Help! I’m stuck behind a wall of junk.

Columnist Eric Welsh finds 43 years of accumulated stuff standing between himself and freedom.

January is the time of year when people typically get rid of the old to make way for the new, and man do I need to do that.

I’m writing this column from somewhere in my garage, where I’m trapped behind a wall of accumulated junk that appears to be several feet deep. I found my way in here on New Year’s Day as I was searching for the recycling bin and now I can’t find my way out.

Seriously. Send help!

Among the things I can see from my cramped location is a Bowflex machine that I bought in January of 2012, a ThighMaster that arrived in January of 2013 and an Ab Roller from three years back.

Even though I admit to having jiggly thighs, the ThighMaster is not mine. I swear!

Looking at the Bowflex has me re-thinking the Peloton exercise bike that I ordered online shortly before getting into this predicament.

It arrives Tuesday and someone else will have to sign for it.

I’ve been yelling for help, but no response from my family. I’m thinking the wall of junk must be thick enough to be sound-proof, and past experience tells me it will be several days before anyone notices I’m gone.

Fortunately, I do have access to our deep freeze and the contents within, if I carefully manoeuvre a bag of never-used golf clubs out of the way. Using the nine-iron, I can pry the deep freeze lid open just enough to reach in and grab a pizza pocket. They take about 40 minutes to thaw sufficiently enough to eat and they’re absolutely horrid served cold, but beggars can’t be choosers.

I can see an old microwave just out of arm’s reach at the top of the wall, but I’m pretty sure it stopped working in 1996.

Thankfully, boredom isn’t an issue thanks to 37 boxes of books. I just finished thumbing through the Dr. Atkins’ Quick and Easy New Diet Cookbook, and now I desperately want to eat three pounds of bacon.

That may just be coincidence though as I always want to eat several pounds of bacon.

I read Eat Pray Love yesterday, and I’m not ashamed to say I cried. Elizabeth Gilbert chose happiness over suffering and I applaud her for it.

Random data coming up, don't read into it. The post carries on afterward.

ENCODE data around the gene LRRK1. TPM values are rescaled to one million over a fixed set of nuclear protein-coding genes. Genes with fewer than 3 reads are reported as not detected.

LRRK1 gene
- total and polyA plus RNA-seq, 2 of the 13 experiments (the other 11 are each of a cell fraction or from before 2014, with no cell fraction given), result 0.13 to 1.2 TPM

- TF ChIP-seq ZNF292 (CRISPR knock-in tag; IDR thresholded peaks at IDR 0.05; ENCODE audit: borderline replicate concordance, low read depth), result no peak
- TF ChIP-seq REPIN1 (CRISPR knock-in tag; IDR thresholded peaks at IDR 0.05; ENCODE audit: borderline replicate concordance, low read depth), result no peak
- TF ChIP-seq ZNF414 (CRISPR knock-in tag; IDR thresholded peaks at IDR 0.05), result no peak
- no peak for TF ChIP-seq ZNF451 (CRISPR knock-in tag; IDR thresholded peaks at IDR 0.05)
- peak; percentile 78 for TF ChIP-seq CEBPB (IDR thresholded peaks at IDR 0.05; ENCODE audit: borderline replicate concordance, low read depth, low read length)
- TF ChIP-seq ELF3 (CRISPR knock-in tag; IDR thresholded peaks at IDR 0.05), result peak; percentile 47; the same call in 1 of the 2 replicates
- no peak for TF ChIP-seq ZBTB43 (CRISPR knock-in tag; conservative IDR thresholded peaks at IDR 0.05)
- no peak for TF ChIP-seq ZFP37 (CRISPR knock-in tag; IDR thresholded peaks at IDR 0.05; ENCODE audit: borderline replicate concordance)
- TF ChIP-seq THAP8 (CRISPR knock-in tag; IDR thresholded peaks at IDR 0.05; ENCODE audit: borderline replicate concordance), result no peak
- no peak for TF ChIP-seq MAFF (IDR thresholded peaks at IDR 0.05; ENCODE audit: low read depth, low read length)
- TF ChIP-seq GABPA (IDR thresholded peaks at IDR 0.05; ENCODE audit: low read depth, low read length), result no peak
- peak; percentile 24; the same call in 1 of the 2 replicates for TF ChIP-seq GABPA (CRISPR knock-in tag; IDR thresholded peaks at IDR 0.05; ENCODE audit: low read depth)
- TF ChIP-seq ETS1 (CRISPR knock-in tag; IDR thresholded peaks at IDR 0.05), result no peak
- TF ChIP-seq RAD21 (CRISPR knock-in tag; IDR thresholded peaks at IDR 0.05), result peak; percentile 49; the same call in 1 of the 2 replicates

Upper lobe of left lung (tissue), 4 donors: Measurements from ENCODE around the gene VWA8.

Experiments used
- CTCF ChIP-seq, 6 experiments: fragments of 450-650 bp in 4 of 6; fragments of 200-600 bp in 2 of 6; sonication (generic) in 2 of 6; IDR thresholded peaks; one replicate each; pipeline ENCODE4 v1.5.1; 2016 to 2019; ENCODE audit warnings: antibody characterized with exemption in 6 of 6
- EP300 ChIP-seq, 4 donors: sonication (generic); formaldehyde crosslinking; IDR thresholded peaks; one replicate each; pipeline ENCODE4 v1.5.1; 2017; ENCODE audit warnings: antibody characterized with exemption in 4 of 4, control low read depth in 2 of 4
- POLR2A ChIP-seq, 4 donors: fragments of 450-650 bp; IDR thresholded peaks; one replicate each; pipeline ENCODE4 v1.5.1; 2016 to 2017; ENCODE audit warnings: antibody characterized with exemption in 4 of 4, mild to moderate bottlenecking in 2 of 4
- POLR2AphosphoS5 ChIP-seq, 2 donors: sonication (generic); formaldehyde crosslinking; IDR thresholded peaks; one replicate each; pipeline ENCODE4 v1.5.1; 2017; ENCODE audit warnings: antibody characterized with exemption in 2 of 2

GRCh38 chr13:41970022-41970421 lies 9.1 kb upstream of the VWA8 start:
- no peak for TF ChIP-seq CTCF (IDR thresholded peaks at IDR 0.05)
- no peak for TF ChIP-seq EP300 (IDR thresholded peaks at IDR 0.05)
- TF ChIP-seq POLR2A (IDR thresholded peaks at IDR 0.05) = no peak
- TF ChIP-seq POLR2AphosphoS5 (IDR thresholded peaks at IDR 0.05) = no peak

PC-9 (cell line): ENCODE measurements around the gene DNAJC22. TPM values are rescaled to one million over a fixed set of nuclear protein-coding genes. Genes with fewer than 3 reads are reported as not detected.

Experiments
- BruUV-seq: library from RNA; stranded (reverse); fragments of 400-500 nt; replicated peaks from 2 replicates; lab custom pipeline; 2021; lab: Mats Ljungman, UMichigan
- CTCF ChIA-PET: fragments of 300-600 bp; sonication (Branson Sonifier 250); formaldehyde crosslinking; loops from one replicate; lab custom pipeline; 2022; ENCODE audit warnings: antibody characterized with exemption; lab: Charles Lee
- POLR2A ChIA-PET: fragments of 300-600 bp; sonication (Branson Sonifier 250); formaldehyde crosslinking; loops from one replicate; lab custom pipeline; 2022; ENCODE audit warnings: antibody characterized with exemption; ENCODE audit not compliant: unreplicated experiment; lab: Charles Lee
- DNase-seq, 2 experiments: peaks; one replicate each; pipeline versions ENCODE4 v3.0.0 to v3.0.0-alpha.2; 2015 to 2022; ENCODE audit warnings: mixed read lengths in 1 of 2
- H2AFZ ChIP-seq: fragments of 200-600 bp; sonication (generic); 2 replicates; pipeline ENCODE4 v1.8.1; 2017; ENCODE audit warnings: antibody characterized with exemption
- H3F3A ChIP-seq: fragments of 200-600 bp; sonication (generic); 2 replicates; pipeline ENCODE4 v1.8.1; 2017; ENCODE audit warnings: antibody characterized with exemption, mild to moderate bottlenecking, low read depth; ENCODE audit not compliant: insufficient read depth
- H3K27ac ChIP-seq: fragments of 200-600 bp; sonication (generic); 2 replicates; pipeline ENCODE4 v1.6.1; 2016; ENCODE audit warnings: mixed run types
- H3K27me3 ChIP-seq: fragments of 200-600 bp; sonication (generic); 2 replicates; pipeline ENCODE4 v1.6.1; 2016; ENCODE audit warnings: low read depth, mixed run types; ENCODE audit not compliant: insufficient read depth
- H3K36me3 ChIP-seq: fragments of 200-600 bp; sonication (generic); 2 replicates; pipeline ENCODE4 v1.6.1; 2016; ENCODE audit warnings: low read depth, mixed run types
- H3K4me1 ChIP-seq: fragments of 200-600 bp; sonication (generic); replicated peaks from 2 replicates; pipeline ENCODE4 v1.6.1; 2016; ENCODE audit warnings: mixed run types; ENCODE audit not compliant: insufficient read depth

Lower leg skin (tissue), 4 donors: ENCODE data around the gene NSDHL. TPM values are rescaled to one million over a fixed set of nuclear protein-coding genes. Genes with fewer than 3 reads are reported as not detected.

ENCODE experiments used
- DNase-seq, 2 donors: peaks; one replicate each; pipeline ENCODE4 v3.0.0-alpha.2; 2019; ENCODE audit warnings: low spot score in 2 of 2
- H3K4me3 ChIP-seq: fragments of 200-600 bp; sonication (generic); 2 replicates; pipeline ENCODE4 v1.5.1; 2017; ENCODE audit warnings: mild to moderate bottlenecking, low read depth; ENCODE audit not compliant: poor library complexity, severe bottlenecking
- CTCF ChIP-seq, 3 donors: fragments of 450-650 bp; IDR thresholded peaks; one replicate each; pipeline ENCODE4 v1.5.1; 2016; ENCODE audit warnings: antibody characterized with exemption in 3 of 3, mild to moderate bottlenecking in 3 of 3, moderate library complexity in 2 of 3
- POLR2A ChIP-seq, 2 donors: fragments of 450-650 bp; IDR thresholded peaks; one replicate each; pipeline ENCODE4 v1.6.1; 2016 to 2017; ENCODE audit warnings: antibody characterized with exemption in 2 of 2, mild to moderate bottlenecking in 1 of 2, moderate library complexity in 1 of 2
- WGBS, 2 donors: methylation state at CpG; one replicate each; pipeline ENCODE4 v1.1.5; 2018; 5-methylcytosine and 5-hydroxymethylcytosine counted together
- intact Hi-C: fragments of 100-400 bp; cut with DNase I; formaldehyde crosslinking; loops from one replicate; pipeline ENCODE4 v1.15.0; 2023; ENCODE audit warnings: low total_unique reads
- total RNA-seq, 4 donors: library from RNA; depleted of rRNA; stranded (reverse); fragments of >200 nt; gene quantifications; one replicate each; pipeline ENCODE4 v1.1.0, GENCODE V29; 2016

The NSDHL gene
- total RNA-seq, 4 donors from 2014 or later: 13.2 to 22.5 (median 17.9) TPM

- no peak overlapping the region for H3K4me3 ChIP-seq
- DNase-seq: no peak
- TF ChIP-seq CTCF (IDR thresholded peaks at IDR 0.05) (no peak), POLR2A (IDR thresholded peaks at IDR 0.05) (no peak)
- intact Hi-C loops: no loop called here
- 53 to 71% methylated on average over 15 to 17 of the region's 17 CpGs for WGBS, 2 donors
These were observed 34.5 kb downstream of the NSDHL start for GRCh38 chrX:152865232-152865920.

Next up, I’m diving into a copy of Rich Dad Poor Dad. I can only relate to half of that title, but if I ever get out of here I’m going to clean up my finances. Reminder to self. Start by buying updated copy of Rich Dad Poor Dad.

I also found a squash ball in here. No idea why, but I’ve tried to pass time throwing it against a wall. Unfortunately, it’s a small space and my reflexes aren’t what they used to be, so the ball has smacked into my face and crotch several times.

You may be asking, ‘why don’t you text or call for help?’

Yes, that would be an excellent idea. I did bring my cellphone with me but the battery was down to five per cent. In hindsight, playing Candy Crush for 20 minutes after I discovered I was stuck was probably the wrong thing to do.

No, I think the only thing I can do now is devise an elaborate escape using the tools at hand.

I think I can build a makeshift ladder. I have a cello that I bought to impress a girl when I was 18 years old. Turns out it’s difficult for a guy to impress a girl by playing the cello. It can’t have just been me, right? Right?!

I also have a guitar from the same era, which would have been far better suited to wooing the ladies had I learned to play something more advanced that Hot Cross Buns.

If I can use those instruments along with three George Foreman Grills and a Darth Vader novelty toaster, I might be able to reach the top of the wall and find a way to throw myself over the top. I’m going to attempt to tie together 30 or so used painting rags, knot a garden trowel to the end and MacGyver my way out of this with an improvised grappling hook.

And if I do get out of here, I make this promise to you and myself. I resolve to change my ways and purge all of the junk that created this life-threatening scenario.

Except this box of random electrical cords. Because hey, you never know when you’ll need one.


@ProgressSports
eric.welsh@theprogress.com

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